Armed Forces — Promotion — Non-promotion/Denial of promotion/Supersession — Promotion to post of Rear Admiral in Indian Navy — Moderation of Numerical grading by NSRO — Propriety: In this case, denial of promotion on basis of adverse remarks in ACRs for period 10-12-2007 to 28-11-2008 and consequential numerical downgrading, despite being amongst top few in batch, alleged. Tribunal while expunging adverse remarks declining to interfere with numerical gradings given to appellant for subsequent period finding that such adverse remarks had no bearing on numerical grading given for period thereafter and did not adversely affect his case from being considered for promotion. It was held, no interference with judgment of AFT called for since as rightly found one particular adverse report which stood expunged did not affect succeeding reports. Besides, though for periods from 2-1-2009 to 27-1-2012 appellant was given higher numerical grading by IO but NSRO moderated same considering overall profile of appellant which was in tune with ACRs of appellant recorded in previous years. Besides, possible that higher grading of appellant was due to his deputation during that period. System of PARB which is unique to Navy was introduced to achieve such moderation and Chief of Naval staff in his capacity as SRO/NSRO was competent to do so. Moreover, though appellant was a good officer but his assertion that prior to 2009 he was ranked No. 1 in Merit List factually incorrect. Besides, all officers who were promoted were senior to appellant and no junior had superseded him. [P.K. Banerjee v. Union of India, (2018) 4 SCC 355]

Civil Procedure Code, 1908 — Or. 26 Rr. 9, 13 and 14 — Demarcation of land — Proper procedure for — Commission to demarcate land — Need to challenge findings of Commission/cross-examine persons concerned at appropriate stage: In this case, held, demarcation as per Commission was correct. Thus, consequential finding that it was appellant Municipal Council that had encroached upon land of respondent plaintiffs, affirmed. [Municipal Council, Bawal v. Babu Lal, (2018) 4 SCC 369]

Entertainment, Amusement, Leisure and Sports — Entertainment & Leisure Establishments/Hotels/Restaurants and Tourism and Services — Licensing, Pricing and Permissible Activities — Regulation of restaurants: Bangalore City Licensing and Controlling of Places of Public Entertainment Order, 2005 issued under S. 31 of the Karnataka Police Act, 1963 regulating restaurants displaying “live band music”, “cabaret dance” and “discotheque” and imposing licence conditions dealing with public safety, comfort, convenience, morality, and law and order and said requirement of licence and its conditions, held, not violative of Arts. 14 and 19. Directions issued for strict compliance with and enforcement of said requirement and conditions. [Karnataka Live Band Restaurants Assn. v. State of Karnataka, (2018) 4 SCC 372]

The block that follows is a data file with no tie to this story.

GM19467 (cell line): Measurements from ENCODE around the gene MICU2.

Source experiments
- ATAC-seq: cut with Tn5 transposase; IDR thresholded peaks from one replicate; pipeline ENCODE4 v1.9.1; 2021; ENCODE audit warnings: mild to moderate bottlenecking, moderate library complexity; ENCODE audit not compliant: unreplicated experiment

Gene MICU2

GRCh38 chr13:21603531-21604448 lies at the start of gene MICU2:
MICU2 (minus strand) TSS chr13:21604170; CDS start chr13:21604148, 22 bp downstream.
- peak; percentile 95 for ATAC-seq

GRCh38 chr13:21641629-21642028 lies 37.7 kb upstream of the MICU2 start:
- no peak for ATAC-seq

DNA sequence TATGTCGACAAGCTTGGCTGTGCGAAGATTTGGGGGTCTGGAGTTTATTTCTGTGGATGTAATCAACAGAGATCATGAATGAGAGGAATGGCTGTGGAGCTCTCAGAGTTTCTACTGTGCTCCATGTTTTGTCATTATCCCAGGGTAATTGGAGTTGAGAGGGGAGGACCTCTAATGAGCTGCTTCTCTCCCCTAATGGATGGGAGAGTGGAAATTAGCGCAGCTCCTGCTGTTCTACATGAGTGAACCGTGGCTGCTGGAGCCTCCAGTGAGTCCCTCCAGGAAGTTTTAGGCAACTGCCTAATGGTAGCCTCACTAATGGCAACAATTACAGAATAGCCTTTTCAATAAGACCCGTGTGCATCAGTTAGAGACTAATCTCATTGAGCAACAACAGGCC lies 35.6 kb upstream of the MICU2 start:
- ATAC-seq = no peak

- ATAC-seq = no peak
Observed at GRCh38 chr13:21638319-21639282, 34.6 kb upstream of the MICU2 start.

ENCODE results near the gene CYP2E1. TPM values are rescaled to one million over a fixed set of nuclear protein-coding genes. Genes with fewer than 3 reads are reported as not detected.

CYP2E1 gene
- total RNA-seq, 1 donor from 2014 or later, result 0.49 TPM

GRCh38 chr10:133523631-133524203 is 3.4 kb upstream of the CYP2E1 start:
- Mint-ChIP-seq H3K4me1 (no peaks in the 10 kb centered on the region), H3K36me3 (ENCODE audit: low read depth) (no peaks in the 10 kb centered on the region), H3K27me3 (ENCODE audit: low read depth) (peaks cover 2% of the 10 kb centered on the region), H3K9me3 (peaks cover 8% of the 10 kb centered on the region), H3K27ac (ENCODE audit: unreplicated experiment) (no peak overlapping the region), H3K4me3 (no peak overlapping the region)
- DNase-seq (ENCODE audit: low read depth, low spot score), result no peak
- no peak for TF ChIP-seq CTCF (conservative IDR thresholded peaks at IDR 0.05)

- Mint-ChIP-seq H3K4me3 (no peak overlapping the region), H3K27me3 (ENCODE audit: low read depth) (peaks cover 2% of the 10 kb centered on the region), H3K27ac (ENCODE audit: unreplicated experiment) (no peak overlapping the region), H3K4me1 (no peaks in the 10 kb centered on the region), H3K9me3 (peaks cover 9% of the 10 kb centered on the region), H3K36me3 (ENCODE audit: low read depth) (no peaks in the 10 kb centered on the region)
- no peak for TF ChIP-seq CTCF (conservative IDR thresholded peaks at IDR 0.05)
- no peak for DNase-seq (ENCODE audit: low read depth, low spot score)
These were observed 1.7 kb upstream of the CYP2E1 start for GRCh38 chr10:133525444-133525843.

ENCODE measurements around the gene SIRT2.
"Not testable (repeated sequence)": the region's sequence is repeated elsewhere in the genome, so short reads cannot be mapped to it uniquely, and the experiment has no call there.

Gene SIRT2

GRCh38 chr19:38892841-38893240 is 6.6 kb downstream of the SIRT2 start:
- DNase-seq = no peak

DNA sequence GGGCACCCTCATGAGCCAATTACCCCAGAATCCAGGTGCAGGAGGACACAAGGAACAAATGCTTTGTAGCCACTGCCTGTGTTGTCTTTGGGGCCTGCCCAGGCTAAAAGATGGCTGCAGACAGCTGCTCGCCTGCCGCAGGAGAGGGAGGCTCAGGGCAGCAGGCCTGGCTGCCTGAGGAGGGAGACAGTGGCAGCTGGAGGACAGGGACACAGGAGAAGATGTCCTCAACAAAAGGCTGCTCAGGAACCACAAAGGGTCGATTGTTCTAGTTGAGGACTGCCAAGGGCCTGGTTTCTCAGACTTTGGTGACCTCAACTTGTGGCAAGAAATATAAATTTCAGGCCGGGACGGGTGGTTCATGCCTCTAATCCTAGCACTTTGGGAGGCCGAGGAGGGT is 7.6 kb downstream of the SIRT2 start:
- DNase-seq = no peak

Penal Code, 1860 — Ss. 307, 147, 148, 323 and 504 r/w S. 149 — Sentence — Compensation to victim — Additional higher amount of fine — Grant of: Accused persons directed to pay additional higher amount of fine to victim, in lieu of further sentence of incarceration as fact that accused persons had already undergone some period in jail, that incident occurred in year 2007 and that since parties have purchased peace, was considered. [State of Karnataka v. Kaisarbaig, (2018) 4 SCC 403]

Criminal Procedure Code, 1973 — S. 167(2) and S. 173 — Right to default bail if charge-sheet not filed within prescribed period, in this case 90 days — When accrues/becomes invocable: As State first filed application for extension of time for filing charge-sheet, that too prior to expiry of 90 days. Thereafter accused filed prayer for bail under S. 167(2) r/w S. 21(2)(b) MCOCA. It was held, only upon rejection of prayer for extension of time sought for filing charge-sheet, right in favour of accused for grant of statutory bail under S. 167(2) r/w S. 21(2)(b) MCOCA could have ignited. Unless prayer for extension of time rejected, no right would accrue in favour of accused much less to consider his application for grant of statutory bail. In such cases it is duty of court to first deal with prayer of extension of period to file charge-sheet. Further during pendency of prayer for extension of time for filing charge-sheet, supplementary charge-sheet was filed. Accused in meantime was being remanded to judicial custody. Therefore, High Court not granting relief to accused on this count upheld. [Rambeer Shokeen v. State (NCT of Delhi), (2018) 4 SCC 405]

Penal Code, 1860 — Ss. 302/149 — Formation of unlawful assembly armed with deadly weapons, with common object to commit murder — Appreciation of evidence: In this case, evidence of injured eyewitness was trustworthy, his evidence stands corroborated by another eyewitness and disclosure statement of accused leading to recovery of murder weapons. Hence, contention that complainant party were aggressors and accused acted in self-defence, rejected. Injuries sustained by accused were simple in nature, and it was not incumbent upon prosecution to explain such injuries. Therefore, conviction and sentence of imprisonment imposed upon accused, confirmed. [Dashrath v. State of Chhattisgarh, (2018) 4 SCC 428]

Constitution of India — Arts. 124 and 137 — Appointment of Judges to Supreme Court and High Courts: Primacy of judiciary in this regard, as re-affirmed in Supreme Court Advocates-on-Record Assn., (2016) 5 SCC 1. Review petitions against, rejected. [Satya Veer Sharma v. Supreme Court of India, (2018) 4 SCC 432]

Juvenile Justice (Care and Protection of Children) Act, 2015 — Ss. 4, 7, 106 and 107 — Implementation of JJ Act: Need of evaluation, assessment and social audit, stressed because in spite of several years from date of enactment of JJ Act (in its old and new avatars), it has not been effectively implemented. Laws relating to children like 2000 Act and JJ Act must be effectively implemented. State and policy-makers must realise constitutional obligation in this regard. Children deserve dignified treatment. Merely because they have no voice, does not mean that they would be compelled to live in conditions that are uncomfortable. High Courts directed to establish child-friendly courts for implementing JJ Act in its true spirit. [Sampurna Behura v. Union of India, (2018) 4 SCC 433]